SLI vs. CrossFire, Part 2 – High-end multi-GPU scaling

S.T.A.L.K.E.R., Call of Pripyat 


S.T.A.L.K.E.R., Call of Pripyat is the third game in the S.T.A.L.K.E.R. series. All of these games have non-linear storylines which feature role-playing game elements. In both games, the player assumes the identity of a S.T.A.L.K.E.R.; an illegal artifact scavenger in “The Zone” which encompasses about 30 square kilometers. It is the location of an alternate reality story surrounding the Chernobyl Power Plant after another (fictitious) explosion.

Call of Pripyat is compatible with DirectX 8, 9, 10 and 10.1. It uses the X-ray 1.6 Engine with dX 11, one outstanding feature being the inclusion of real-time GPU tesselation– a Shader model 3.0 & 4.0 graphics engine featuring HDR, parallax and normal mapping, soft shadows, motion blur, weather effects and day-to-night cycles. As with other engines using deferred shading, the original DX9c X-ray Engine does not support anti-aliasing with dynamic lighting enabled, although the DX10 and DX 11 versions do.

We are using the stand-alone “official” benchmark by Clear Sky’s creators. We picked the most stressful test out of the four, “Sun shafts”. It brings the heaviest penalty due to its extreme use of shaders to create DX10/DX10.1 and DX11 effects. We ran this benchmark fully maxed out in DX11.0 with “ultra” settings plus 2xAA, including applying edge-detect MSAA which chokes performance even further. Here we present our maxed out DX11 settings for S.T.A.L.K.E.R., Call of Pripyat DX11 benchmark with 2xAA at 1920×1200:

We see nearly perfect scaling for both SLI and CrossFire and the GeForce GPUs are faster in this benchmark than their Radeon counterparts.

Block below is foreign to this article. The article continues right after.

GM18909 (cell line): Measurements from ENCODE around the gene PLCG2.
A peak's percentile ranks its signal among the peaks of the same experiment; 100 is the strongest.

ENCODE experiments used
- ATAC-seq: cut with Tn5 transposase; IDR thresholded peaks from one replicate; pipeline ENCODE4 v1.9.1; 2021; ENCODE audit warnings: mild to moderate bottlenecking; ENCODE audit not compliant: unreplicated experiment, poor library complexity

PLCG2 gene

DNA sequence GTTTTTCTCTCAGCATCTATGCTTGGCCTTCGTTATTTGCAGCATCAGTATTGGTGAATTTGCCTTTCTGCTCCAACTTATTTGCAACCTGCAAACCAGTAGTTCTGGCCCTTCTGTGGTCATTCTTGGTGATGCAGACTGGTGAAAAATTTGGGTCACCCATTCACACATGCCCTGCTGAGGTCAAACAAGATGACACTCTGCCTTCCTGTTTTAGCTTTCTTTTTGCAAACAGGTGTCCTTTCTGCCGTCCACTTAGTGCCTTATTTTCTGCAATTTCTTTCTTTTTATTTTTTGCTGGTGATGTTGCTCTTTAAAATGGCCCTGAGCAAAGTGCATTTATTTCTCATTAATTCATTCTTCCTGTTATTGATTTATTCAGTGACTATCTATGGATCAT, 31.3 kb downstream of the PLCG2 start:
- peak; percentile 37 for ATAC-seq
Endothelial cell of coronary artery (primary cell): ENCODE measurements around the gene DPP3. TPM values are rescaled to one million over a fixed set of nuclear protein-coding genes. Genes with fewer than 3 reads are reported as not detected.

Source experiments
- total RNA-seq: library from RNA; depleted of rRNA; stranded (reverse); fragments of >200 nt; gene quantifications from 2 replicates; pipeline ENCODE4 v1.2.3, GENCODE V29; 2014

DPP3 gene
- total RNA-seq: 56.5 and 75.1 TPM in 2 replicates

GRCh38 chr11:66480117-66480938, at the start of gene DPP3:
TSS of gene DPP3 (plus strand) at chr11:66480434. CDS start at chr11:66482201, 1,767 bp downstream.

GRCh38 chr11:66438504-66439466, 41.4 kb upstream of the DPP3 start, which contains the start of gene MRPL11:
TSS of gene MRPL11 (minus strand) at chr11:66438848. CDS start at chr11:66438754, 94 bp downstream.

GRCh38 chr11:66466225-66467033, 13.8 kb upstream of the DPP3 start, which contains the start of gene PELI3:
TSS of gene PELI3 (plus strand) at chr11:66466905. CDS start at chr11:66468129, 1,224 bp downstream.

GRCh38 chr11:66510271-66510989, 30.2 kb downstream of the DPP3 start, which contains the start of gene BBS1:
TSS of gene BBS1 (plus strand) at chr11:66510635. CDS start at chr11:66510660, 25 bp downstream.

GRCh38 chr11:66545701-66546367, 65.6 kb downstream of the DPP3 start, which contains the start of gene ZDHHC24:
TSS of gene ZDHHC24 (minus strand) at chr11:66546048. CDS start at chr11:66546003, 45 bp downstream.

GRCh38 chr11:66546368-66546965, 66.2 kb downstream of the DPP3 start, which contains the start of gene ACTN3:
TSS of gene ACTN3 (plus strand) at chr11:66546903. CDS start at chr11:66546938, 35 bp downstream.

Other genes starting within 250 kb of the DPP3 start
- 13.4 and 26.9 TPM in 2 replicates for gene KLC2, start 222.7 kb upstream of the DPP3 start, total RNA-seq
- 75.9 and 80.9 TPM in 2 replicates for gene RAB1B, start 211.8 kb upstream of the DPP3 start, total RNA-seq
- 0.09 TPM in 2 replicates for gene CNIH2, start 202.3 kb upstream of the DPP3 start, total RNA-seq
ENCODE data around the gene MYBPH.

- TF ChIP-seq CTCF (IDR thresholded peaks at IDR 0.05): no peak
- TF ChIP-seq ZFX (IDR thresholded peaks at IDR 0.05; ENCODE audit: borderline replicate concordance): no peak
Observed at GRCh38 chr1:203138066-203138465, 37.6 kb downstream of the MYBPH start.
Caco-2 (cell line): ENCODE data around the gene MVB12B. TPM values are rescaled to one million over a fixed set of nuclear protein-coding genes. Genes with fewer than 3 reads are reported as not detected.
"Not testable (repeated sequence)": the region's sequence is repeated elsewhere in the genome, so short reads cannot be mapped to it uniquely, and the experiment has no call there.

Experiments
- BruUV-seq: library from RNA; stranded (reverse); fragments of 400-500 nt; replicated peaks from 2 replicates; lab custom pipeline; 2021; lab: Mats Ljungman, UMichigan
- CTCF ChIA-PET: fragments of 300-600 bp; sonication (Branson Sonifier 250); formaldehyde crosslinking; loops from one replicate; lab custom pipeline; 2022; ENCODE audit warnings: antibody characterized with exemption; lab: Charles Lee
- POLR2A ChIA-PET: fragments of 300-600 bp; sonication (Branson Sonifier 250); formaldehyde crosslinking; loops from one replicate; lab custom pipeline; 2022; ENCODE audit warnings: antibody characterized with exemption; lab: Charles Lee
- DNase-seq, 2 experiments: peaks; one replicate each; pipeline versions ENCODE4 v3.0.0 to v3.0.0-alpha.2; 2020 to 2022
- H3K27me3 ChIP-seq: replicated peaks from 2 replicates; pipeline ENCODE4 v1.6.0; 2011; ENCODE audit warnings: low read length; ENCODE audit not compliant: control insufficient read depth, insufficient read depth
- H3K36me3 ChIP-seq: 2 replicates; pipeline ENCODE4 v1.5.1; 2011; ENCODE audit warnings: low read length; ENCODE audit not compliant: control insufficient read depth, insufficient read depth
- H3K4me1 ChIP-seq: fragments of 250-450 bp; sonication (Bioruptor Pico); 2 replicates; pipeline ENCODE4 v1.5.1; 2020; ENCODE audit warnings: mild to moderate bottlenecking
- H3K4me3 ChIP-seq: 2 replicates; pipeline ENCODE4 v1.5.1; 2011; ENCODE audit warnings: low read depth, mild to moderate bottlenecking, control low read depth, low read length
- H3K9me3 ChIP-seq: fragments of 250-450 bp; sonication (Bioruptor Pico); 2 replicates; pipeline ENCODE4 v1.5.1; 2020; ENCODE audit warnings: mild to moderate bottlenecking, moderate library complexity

Again we see great multi-GPU scaling and the relative positioning of the video cards are unchanged.  Now we move on to 5670×1080:

None of our configurations can handle this game at 5760×1080 nor do the GPUs scale as well as they do at lower resolutions.  If you play this game at super widescreen resolutions, you will need to lower details or perhaps use Tri-SLI or Quad-Fire – if they scale.


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Founder and Senior Editor of ABT.

4 Responses

  1. Malz says:

    Thanks for this article. It was a very interesting read :)
    I’m really looking forward to the next parts in the series. Overclocking and potential CPU-bottlenecking in Single-Card VS SLI is something I’ve been wondering about for a long while. And also microstuttering, I’ve never experienced it myself, but it scares me enough to make me cautions of buying another GTX 570 to SLI.
    And oh, is it possible to get Battlefield 3 Beta added in your test-games?

  2. apoppin says:

    Thanks for the feedback. I would not be afraid of getting a second GTX 570 for SLI. Nvidia (and AMD) work to minimize micro stuttering in the drivers and it is something that you can generally further alleviate by backing down on settings if you notice it.

    I plan to add BF3 to my regular benching suite after it is released. The beta is only going to be valid for less than a month.

  3. arestavo says:

    Thank you very much for this! It isn’t easy finding benchmark results with newer drivers. Not for a quad-SLI or quadfire setup that is. Cheers!

  4. arestavo says:

    Err, strike the quad-SLI and quadfire part, but all the same – it is nice to find more up to date benchmarks!

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